Everyone’s got a favorite hot dog truck. If you don’t, you should go find one. All dirty water dogs are not the same, so let me tell you about my favorite. J.R.’s has been a Belleville/Nutley institution for as long as I can remember. Situated just over the Belleville border on Franklin Avenue, where Nutley’s oppressive anti-peddler laws keep its denizens from having their own hot dog truck, it has been there for at least thirty years. From 11 AM until 3pm, six days a week, all year long.
Follow the spicy scent of their home-cooked hot onions, park your car at the end of the line behind the creamsicle-colored truck, and wait your turn to belly up to the order window. A look at their menu shows the usual hot dog toppings, but with their own twist on things. Most places have “The Works,” but only J.R.’s has a “Hot Works” or a “Sweet Works.” And what could be in the “Super Duper Works?” These are all some combination of the mirepoix of hotdog toppery: Mustard, Kraut, Chili, Onions and Relish. Cheese is also available for the ever-popular Chili-Cheese. A handwritten addition mentions that they now have potatoes and peppers- perhaps to satisfy those looking for the taste of an Italian hotdog, and not wanting to trek to Jimmy Buff’s.
I always get a Hot Works and a Sweet Works, but one time I will opt for the Super Duper with Cheese, just to see if it is greater than the sum of its parts. It could happen. Who knows what will occur when sweet relish encounters the peppery onions? Or the smoky chili (hot or mild) mixes with not only its beloved cheese sauce, but also the pickling spices of the sauerkraut and pickles? A tastebud explosion I was not ready to contemplate. I stuck with my standards.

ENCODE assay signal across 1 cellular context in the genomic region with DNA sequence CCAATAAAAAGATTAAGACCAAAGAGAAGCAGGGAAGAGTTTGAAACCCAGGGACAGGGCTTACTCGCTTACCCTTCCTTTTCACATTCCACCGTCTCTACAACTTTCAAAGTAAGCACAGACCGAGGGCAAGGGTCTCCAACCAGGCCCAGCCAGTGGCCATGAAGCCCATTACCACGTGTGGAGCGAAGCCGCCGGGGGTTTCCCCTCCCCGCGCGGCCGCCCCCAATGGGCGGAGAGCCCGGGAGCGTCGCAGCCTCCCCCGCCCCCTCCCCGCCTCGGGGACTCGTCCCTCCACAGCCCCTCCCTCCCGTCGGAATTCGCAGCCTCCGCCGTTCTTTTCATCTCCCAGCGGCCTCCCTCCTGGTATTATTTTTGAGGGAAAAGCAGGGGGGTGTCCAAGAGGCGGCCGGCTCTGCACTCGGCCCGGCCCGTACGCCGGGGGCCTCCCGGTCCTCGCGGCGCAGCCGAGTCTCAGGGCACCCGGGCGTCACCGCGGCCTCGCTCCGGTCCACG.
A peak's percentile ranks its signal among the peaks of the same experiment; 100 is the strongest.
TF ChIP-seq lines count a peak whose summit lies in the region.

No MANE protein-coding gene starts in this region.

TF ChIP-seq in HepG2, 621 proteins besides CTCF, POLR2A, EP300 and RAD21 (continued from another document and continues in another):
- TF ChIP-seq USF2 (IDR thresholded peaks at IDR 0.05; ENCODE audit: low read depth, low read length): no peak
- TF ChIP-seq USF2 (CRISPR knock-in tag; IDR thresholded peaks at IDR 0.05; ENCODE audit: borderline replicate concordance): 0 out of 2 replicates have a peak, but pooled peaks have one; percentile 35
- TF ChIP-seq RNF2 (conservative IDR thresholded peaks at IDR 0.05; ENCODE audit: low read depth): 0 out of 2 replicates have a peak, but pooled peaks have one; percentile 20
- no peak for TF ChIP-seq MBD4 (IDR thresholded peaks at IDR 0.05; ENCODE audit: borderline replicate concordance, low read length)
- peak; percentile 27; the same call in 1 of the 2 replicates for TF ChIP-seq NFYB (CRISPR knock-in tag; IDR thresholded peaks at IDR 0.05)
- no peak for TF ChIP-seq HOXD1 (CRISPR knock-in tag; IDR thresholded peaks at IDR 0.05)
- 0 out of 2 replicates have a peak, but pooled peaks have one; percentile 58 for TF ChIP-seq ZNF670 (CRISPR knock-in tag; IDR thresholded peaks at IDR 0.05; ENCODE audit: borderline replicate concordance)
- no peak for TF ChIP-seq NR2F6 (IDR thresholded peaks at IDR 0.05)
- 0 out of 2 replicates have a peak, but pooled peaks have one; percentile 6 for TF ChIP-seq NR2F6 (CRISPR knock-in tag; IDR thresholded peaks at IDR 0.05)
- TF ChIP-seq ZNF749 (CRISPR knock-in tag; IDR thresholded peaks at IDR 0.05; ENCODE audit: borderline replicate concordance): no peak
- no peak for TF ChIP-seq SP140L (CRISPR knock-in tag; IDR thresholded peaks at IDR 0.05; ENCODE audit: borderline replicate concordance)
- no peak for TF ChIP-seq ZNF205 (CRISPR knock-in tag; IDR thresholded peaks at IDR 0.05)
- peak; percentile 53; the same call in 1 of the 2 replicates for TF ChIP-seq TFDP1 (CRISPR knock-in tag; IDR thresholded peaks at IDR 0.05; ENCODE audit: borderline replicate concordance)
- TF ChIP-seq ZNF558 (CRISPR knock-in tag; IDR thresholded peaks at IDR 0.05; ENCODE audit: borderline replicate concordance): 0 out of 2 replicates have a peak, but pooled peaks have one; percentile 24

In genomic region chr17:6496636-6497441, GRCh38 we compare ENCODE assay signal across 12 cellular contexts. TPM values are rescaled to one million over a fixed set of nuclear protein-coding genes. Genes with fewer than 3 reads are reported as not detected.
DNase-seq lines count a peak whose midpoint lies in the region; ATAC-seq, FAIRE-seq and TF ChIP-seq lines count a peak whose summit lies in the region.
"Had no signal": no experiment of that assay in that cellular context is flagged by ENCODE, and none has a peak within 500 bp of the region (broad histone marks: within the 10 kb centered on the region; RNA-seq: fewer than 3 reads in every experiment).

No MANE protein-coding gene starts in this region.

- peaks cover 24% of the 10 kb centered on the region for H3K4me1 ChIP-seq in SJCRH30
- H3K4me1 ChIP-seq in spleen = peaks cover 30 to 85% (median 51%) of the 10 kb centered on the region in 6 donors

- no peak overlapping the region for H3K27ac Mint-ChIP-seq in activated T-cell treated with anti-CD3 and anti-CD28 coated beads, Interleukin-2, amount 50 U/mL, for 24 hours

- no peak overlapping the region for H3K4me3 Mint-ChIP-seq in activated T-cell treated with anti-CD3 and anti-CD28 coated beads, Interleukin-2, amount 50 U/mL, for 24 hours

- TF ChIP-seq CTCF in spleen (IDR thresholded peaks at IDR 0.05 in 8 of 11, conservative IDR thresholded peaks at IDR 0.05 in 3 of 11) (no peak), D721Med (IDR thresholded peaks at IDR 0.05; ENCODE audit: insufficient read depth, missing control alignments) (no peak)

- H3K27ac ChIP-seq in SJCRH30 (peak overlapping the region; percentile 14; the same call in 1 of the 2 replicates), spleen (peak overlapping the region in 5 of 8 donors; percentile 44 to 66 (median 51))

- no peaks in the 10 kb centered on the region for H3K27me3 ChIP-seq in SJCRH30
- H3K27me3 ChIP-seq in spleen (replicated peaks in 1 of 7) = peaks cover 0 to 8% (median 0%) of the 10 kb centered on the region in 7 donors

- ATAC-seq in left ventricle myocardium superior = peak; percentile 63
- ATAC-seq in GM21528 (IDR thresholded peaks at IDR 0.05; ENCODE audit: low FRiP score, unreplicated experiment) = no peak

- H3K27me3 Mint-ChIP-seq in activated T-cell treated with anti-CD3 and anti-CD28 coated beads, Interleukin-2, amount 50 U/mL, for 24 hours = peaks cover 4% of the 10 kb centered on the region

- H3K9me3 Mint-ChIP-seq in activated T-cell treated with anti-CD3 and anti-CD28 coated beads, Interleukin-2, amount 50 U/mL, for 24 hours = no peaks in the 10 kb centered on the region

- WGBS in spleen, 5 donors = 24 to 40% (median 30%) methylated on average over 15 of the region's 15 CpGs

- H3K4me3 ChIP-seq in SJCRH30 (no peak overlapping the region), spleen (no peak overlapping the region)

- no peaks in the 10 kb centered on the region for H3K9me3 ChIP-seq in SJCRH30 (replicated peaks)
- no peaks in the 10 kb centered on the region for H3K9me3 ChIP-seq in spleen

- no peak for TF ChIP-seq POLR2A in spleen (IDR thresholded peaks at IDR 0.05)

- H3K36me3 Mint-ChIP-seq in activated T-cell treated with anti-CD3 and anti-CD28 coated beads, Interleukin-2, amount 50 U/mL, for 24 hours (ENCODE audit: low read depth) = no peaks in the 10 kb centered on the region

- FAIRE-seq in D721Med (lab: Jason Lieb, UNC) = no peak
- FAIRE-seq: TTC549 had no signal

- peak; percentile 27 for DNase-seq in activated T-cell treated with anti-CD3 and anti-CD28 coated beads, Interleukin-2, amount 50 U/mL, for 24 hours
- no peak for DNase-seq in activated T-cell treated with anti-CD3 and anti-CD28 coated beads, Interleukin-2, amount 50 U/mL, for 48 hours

The Chicago dog is a monster on a poppy seed bun, but the New York-style dirty water dog has always been best expressed with a skinny tube steak by Sabrett’s, tucked in a gummy soft white roll and slathered with French’s yellow mustard, with its unique fluorescent glow. Just as Japanese sushi chefs spend decades mastering the simplicity of a piece of raw fish atop a pillow of rice, J.R.’s has managed to turn a boiled frankfurter in a bun into a Zen garden in your mouth. Who knows how often they change the water; I’m sure it’s dumped out every night, but how can you explain why their hot dogs taste better than a package of Sabrett’s boiled at home?
They’re most famous for their tangy onions, and any visit should include one dog with it. It goes well with chili. And the best drink to wash it all down with is a Moo Cow, a chocolate soft drink in a can that was always creamier and more chocolatey than Yoo-Hoo. Sadly those have been gone since the ’80s; for a while there was a Chocolate Cow successor, but now you have to settle for the Coca Cola chocolate water. It’s not the same, but nothing goes better with hot dogs. You don’t want carbonation interfering with the subtle melange of flavors. That would be like putting ketchup on your sushi roll.
Traffic has to dodge hungry customers jogging across the street with a paper bag already stained from the toppings seeping through. There are always a few plastic chairs behind the truck, but everyone always gets the dogs to go- eating them on the go, or taking them to one of the many local parks. They are best eaten one handed while driving, I’ve found. Certainly unwise and possibly illegal, but there’s no way to wait until you get to a park like setting when their piquant scents waft from the wax paper. It’s a form of torture. Your best bet is to ask for them on a paper plate and just eat them in the car. Or use one of the plastic chairs. You might win a prize.